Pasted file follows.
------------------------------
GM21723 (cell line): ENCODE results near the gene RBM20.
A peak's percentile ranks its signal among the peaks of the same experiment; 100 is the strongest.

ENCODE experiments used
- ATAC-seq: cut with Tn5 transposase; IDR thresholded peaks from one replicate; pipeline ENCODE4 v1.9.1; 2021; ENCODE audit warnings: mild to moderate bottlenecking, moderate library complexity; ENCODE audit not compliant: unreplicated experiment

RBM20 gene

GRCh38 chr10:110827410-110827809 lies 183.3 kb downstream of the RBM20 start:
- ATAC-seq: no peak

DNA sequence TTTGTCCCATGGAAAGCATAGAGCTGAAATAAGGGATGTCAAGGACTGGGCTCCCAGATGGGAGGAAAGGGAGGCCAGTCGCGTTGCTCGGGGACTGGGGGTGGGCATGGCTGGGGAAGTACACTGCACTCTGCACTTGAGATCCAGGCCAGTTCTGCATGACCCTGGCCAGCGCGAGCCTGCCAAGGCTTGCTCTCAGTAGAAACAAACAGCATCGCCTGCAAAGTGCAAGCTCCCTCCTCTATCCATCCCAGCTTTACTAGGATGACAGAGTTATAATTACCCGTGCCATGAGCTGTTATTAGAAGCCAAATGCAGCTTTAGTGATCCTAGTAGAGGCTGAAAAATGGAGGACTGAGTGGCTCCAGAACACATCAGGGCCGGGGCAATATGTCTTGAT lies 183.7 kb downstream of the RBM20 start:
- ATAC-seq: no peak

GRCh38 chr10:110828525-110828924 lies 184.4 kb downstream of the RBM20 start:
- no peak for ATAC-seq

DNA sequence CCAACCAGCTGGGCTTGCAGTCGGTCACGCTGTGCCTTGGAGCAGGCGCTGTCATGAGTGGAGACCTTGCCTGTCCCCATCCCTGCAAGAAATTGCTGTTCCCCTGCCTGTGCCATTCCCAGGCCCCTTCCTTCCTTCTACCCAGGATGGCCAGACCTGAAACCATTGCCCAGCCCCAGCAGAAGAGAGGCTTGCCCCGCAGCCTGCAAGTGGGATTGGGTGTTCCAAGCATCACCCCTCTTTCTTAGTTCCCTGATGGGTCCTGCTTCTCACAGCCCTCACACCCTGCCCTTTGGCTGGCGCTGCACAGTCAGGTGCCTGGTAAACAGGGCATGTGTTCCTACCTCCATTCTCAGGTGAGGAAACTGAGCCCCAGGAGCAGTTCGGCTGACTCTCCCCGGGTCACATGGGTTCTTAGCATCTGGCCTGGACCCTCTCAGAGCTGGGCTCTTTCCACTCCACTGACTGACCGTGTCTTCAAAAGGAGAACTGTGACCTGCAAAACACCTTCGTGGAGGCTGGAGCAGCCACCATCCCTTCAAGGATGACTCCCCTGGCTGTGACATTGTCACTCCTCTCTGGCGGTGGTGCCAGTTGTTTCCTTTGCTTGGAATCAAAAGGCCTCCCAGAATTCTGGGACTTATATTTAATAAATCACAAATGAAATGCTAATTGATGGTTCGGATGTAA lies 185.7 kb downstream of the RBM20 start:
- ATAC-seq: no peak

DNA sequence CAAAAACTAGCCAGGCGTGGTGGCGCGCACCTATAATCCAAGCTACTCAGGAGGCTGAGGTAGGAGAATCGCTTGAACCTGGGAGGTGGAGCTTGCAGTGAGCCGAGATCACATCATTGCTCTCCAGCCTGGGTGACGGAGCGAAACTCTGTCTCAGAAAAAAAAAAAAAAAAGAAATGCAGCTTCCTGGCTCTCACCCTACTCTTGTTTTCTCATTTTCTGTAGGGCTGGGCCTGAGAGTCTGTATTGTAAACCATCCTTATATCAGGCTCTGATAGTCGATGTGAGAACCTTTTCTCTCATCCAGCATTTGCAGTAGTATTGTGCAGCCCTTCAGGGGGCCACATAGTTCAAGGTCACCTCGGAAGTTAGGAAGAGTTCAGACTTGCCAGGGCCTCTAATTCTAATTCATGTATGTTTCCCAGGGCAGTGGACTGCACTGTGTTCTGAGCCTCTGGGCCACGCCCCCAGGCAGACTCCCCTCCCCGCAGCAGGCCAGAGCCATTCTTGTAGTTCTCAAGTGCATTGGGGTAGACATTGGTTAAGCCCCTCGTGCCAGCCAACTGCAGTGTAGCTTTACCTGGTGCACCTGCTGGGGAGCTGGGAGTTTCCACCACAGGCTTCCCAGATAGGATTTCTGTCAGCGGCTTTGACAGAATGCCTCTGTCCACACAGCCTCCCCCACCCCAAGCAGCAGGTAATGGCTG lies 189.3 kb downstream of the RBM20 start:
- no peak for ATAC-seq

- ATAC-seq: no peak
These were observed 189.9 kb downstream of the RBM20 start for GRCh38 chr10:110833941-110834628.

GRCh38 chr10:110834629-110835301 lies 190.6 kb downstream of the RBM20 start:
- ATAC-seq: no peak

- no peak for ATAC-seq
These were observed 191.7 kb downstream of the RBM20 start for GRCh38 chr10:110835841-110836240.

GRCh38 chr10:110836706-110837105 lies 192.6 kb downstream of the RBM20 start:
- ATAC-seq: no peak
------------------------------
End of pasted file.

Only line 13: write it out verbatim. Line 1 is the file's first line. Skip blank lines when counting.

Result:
- ATAC-seq: no peak